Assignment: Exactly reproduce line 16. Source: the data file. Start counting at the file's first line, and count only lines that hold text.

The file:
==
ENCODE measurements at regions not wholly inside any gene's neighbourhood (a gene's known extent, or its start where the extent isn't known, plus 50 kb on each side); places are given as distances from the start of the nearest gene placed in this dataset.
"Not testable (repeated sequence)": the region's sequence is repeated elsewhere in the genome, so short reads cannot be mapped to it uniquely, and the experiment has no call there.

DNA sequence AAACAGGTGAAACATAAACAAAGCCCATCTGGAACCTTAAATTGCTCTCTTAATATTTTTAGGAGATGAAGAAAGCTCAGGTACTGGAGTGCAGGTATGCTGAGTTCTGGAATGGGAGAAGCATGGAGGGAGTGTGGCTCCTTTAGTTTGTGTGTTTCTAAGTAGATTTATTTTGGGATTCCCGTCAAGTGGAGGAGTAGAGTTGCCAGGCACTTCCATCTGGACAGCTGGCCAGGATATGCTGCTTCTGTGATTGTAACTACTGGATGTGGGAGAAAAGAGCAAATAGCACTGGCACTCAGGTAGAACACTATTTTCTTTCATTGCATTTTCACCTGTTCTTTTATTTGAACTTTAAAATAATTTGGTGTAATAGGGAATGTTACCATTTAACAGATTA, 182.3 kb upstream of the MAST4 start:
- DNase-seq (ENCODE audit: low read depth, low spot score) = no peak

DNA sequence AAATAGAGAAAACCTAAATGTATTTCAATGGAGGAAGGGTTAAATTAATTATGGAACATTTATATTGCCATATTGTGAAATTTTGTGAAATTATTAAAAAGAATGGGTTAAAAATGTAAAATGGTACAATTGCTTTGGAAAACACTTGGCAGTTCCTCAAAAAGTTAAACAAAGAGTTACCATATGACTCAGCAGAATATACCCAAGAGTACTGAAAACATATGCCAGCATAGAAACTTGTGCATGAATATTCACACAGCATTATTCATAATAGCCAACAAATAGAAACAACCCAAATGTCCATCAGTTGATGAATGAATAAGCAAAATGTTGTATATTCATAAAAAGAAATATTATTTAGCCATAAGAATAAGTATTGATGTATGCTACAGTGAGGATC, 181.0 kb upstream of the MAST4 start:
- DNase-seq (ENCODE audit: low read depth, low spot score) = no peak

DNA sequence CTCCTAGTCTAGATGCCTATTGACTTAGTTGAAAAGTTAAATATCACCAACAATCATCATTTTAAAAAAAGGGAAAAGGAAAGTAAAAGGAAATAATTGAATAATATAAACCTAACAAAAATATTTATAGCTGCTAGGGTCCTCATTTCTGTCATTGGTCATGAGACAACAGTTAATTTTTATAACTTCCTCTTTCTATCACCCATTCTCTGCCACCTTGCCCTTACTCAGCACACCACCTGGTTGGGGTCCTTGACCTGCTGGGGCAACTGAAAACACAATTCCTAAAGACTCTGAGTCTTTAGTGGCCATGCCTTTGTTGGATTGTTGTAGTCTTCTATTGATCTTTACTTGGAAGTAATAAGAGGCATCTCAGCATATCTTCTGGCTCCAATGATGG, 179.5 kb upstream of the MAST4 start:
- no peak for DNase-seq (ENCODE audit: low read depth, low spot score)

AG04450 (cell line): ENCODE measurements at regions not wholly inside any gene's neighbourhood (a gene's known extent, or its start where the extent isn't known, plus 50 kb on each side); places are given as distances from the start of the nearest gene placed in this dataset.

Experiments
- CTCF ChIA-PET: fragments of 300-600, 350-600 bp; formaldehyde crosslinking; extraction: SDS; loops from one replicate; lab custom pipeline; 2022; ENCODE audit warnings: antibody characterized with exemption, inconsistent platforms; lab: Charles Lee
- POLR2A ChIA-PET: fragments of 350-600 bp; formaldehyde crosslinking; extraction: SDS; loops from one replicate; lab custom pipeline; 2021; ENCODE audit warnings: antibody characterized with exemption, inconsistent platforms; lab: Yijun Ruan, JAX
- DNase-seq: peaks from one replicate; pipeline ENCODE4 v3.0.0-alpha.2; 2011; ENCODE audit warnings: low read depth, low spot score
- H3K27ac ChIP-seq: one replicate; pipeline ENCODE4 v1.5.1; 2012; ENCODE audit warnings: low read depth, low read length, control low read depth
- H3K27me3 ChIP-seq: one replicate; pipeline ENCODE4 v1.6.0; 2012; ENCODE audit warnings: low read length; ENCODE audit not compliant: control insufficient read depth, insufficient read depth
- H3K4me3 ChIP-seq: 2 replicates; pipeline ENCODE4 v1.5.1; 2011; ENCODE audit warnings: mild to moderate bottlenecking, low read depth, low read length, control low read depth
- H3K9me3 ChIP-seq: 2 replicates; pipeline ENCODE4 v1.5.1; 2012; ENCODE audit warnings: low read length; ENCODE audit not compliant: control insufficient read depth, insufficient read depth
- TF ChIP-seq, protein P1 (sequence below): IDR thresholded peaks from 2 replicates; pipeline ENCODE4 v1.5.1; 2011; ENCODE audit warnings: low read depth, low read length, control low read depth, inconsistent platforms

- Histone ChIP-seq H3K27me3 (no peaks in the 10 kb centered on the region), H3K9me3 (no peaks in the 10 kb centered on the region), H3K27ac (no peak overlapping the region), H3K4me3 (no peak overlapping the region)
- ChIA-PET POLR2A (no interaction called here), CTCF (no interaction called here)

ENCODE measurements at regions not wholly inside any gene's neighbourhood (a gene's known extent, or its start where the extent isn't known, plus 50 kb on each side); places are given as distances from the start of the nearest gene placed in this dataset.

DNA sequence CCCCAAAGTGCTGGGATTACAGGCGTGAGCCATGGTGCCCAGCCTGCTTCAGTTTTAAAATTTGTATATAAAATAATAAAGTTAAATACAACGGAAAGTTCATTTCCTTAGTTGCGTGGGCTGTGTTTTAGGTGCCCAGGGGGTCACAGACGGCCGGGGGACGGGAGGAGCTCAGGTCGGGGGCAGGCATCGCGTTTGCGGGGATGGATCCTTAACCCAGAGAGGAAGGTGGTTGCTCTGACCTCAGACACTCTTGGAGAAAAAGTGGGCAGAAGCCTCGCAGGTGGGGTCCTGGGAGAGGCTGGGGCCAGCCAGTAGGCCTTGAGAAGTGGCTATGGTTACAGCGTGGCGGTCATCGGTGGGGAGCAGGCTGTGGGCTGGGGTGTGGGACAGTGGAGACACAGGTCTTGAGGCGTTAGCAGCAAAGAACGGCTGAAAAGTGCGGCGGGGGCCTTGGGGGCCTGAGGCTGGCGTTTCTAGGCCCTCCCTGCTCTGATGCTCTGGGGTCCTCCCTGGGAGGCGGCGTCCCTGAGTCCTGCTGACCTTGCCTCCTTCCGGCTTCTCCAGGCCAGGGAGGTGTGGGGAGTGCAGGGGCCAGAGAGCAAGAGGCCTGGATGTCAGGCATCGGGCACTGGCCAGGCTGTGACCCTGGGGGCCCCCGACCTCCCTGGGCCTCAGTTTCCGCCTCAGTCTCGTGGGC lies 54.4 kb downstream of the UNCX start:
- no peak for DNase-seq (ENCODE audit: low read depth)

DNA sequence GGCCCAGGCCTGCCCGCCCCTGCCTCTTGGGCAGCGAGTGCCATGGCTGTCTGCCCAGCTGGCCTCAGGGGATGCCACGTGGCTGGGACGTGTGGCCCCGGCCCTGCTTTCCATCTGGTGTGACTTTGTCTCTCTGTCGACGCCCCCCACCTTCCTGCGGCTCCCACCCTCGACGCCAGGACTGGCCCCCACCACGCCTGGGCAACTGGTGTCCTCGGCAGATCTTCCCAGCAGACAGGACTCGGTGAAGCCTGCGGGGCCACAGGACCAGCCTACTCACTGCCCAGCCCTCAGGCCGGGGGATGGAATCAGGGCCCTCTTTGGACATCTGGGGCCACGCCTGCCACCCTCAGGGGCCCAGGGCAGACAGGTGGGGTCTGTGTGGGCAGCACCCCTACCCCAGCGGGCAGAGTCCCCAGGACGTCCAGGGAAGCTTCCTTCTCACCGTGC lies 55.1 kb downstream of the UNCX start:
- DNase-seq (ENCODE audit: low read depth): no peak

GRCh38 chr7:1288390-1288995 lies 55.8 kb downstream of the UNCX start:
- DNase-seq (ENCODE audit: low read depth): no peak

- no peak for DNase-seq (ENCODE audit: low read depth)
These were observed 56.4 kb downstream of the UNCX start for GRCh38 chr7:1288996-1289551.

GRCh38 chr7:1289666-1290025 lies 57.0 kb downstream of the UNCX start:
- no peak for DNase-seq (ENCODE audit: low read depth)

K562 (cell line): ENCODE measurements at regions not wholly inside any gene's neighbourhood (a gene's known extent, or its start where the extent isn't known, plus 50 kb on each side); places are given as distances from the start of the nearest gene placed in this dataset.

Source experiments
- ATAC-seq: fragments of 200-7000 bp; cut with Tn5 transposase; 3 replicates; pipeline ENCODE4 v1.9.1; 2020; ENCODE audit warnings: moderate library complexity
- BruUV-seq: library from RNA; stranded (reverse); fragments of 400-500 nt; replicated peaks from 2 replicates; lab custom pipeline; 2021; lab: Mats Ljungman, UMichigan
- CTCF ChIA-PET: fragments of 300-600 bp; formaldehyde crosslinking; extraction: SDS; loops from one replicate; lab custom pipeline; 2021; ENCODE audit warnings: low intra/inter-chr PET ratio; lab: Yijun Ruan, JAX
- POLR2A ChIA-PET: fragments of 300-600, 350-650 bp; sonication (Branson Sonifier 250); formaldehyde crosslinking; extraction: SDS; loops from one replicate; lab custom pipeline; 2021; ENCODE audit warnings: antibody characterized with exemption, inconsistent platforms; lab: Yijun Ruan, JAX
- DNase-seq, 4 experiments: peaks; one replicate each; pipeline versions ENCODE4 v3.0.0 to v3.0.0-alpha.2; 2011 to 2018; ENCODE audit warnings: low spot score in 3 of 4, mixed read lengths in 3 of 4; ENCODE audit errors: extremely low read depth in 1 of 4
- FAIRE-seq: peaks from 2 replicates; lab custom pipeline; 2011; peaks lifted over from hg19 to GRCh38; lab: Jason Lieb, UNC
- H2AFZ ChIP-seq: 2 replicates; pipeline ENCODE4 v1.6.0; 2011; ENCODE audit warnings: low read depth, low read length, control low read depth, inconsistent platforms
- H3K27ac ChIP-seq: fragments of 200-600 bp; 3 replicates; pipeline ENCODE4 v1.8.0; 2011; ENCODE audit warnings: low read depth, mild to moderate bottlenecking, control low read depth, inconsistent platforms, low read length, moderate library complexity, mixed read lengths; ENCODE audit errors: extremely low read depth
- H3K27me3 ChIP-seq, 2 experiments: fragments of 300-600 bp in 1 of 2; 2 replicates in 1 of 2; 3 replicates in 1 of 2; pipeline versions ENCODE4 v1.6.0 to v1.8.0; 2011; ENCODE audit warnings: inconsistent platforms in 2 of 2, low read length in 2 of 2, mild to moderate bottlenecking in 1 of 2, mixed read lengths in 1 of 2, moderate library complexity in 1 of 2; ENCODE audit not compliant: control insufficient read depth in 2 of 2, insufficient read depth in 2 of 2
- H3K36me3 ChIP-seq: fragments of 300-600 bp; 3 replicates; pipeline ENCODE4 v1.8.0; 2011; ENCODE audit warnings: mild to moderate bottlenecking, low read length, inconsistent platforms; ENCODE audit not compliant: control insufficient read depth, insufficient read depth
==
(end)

- H3K4me3 ChIP-seq: 2 replicates; pipeline ENCODE4 v1.5.1; 2011; ENCODE audit warnings: mild to moderate bottlenecking, low read depth, low read length, control low read depth